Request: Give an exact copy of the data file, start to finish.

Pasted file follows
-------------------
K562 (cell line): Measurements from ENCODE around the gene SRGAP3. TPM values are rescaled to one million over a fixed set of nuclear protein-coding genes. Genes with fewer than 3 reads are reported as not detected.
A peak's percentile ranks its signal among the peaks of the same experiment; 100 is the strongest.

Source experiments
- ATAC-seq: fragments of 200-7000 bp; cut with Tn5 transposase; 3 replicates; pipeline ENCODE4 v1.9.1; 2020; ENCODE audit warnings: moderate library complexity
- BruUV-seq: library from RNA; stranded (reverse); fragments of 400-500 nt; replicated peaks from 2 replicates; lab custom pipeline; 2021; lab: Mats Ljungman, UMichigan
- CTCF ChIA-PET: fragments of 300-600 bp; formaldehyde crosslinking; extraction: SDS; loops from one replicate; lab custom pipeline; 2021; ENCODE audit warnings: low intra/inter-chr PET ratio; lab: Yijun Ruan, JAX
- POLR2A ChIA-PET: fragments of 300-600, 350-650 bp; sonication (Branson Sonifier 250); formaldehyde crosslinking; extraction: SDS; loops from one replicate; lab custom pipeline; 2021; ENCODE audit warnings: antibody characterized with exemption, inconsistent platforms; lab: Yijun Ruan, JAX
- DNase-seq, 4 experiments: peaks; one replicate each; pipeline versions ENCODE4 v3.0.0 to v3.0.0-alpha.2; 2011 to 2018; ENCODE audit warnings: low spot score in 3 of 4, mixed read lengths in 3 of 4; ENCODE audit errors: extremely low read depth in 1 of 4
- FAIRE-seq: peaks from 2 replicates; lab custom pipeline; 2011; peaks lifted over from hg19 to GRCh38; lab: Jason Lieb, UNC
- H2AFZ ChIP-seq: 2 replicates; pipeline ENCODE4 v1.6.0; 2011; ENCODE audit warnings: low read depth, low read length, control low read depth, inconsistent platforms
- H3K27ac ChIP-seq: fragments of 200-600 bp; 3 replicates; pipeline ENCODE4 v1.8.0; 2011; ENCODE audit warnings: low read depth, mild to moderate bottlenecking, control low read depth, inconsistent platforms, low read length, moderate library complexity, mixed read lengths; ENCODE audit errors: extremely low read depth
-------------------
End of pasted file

K562 (cell line): Measurements from ENCODE around the gene SRGAP3. TPM values are rescaled to one million over a fixed set of nuclear protein-coding genes. Genes with fewer than 3 reads are reported as not detected.
A peak's percentile ranks its signal among the peaks of the same experiment; 100 is the strongest.

Source experiments
- ATAC-seq: fragments of 200-7000 bp; cut with Tn5 transposase; 3 replicates; pipeline ENCODE4 v1.9.1; 2020; ENCODE audit warnings: moderate library complexity
- BruUV-seq: library from RNA; stranded (reverse); fragments of 400-500 nt; replicated peaks from 2 replicates; lab custom pipeline; 2021; lab: Mats Ljungman, UMichigan
- CTCF ChIA-PET: fragments of 300-600 bp; formaldehyde crosslinking; extraction: SDS; loops from one replicate; lab custom pipeline; 2021; ENCODE audit warnings: low intra/inter-chr PET ratio; lab: Yijun Ruan, JAX
- POLR2A ChIA-PET: fragments of 300-600, 350-650 bp; sonication (Branson Sonifier 250); formaldehyde crosslinking; extraction: SDS; loops from one replicate; lab custom pipeline; 2021; ENCODE audit warnings: antibody characterized with exemption, inconsistent platforms; lab: Yijun Ruan, JAX
- DNase-seq, 4 experiments: peaks; one replicate each; pipeline versions ENCODE4 v3.0.0 to v3.0.0-alpha.2; 2011 to 2018; ENCODE audit warnings: low spot score in 3 of 4, mixed read lengths in 3 of 4; ENCODE audit errors: extremely low read depth in 1 of 4
- FAIRE-seq: peaks from 2 replicates; lab custom pipeline; 2011; peaks lifted over from hg19 to GRCh38; lab: Jason Lieb, UNC
- H2AFZ ChIP-seq: 2 replicates; pipeline ENCODE4 v1.6.0; 2011; ENCODE audit warnings: low read depth, low read length, control low read depth, inconsistent platforms
- H3K27ac ChIP-seq: fragments of 200-600 bp; 3 replicates; pipeline ENCODE4 v1.8.0; 2011; ENCODE audit warnings: low read depth, mild to moderate bottlenecking, control low read depth, inconsistent platforms, low read length, moderate library complexity, mixed read lengths; ENCODE audit errors: extremely low read depth